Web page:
Apparently, young pups (below 12 weeks) cannot control or hold their bladder—no matter the type of dog he is. So, when they feel the urge to ‘do their business’, they will do it.
However, as they age, they will learn to control it better. Some breeds will also start to understand the right spots to eliminate.
So, besides age, consider how your individual puppy can hold or control his bladder.
Nonetheless, always remember to use the above guide on the ager and ideal hours of leaving your puppy in crate-no matter how perfect he can hold his bladder.
3. Crating at night
Like humans, our pup’s bodies tend to slow down at night than by the day.
So, if your puppy can hold his bladder (at 12+ weeks), you can leave him in a crate all night long without any issue.
Puppies of between 8 and 12 weeks and/or below cannot control their bladders, so you need to take them out during the night to potty.
This could be as often as every 2-3 hours for young puppies, so ensure that you set up your alarm accordingly.
Related Post: How Long Can a Small Dog Hold Its Bladder Overnight?
4. Other Factors
Besides the above factors, your puppy’s medical condition/history, personality, or temperament should also determine how long you can leave him in a crate.
If your fur baby is sick and can’t hold it in, for instance, the crating duration should go down.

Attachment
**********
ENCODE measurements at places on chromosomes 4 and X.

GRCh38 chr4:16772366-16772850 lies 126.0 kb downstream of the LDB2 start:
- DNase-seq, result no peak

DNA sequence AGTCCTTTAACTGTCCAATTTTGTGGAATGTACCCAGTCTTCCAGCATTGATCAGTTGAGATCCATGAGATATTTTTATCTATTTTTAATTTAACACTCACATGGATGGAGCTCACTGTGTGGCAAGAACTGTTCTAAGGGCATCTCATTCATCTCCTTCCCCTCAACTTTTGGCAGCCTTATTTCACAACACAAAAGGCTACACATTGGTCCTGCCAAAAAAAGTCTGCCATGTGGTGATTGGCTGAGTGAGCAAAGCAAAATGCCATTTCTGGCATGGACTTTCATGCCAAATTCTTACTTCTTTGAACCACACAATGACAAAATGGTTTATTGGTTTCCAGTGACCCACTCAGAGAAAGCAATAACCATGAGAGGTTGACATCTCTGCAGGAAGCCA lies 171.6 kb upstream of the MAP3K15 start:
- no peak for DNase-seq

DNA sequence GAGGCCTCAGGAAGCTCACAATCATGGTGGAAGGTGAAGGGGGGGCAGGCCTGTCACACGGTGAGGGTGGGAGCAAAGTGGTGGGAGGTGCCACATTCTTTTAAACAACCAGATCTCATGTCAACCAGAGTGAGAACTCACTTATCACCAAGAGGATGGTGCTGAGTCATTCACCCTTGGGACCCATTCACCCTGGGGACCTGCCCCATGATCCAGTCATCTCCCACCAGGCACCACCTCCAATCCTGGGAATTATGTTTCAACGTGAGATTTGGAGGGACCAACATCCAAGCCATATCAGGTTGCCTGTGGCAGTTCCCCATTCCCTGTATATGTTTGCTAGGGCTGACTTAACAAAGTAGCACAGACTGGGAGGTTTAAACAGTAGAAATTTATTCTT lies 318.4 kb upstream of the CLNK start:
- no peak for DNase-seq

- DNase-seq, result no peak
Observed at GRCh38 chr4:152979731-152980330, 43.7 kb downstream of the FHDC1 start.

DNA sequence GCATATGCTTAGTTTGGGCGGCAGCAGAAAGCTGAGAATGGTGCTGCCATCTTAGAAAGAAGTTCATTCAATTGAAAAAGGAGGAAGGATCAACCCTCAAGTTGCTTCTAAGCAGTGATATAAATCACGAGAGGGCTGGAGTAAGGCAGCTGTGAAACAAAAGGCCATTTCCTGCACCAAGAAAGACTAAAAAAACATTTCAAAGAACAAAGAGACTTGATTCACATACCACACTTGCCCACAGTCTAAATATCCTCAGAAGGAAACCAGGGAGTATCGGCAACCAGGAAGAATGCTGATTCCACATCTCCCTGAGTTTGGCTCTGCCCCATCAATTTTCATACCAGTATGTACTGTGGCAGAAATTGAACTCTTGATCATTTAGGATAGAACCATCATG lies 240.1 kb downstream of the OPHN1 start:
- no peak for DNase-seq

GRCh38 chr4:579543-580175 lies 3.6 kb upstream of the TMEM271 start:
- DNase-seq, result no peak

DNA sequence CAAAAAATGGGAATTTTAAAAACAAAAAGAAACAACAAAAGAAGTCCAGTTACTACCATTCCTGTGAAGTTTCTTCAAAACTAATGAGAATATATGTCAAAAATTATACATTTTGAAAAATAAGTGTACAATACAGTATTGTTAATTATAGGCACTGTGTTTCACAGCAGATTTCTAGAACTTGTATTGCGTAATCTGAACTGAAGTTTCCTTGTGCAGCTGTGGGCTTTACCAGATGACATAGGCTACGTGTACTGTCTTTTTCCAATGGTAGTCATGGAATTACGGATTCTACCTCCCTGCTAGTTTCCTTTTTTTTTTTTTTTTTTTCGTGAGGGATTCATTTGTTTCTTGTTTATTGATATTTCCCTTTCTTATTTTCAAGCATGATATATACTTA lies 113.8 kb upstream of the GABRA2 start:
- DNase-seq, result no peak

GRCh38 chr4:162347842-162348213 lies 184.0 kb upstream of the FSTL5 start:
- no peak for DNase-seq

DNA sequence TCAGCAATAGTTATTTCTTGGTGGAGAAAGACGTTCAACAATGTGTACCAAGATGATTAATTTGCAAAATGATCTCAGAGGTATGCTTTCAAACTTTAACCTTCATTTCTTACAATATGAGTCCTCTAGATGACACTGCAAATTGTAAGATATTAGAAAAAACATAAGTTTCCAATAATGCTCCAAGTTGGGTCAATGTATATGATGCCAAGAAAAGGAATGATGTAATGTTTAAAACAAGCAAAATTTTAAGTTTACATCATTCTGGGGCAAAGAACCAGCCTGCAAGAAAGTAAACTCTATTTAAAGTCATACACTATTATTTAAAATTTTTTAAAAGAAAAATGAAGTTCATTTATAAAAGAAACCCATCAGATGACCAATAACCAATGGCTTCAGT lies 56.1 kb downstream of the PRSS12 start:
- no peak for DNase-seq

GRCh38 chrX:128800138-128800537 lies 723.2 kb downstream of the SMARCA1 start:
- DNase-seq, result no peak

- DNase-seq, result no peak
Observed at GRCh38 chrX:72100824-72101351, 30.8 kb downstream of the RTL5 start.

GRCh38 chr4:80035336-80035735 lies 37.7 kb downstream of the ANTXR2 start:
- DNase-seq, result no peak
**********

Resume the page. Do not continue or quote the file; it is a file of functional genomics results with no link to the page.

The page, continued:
Some medical conditions may also mean that your puppy has to go to the bathroom as frequently as possible.
In such cases, leaving your puppy even for more than one hour is not recommended.
Some breeds also don’t like to be left alone for long, and may not do well with longer crate time.
Midday Break is Important
While some puppies can stay in a crate for longer than others, it is not realistic to expect them to hold their bowels for long every day. You need to give them midday potty breaks or frequent potty breaks if possible.
If you are going to be out the whole day (if you are working, for instance), you may need to hire a pet sitter or ask a friend to drop by your house to help you take your puppy out.
Without potty breaks, you could be teaching your pup to soil his crate or even expose him to more problems (see below).
Potential Problems with Overcrating a Puppy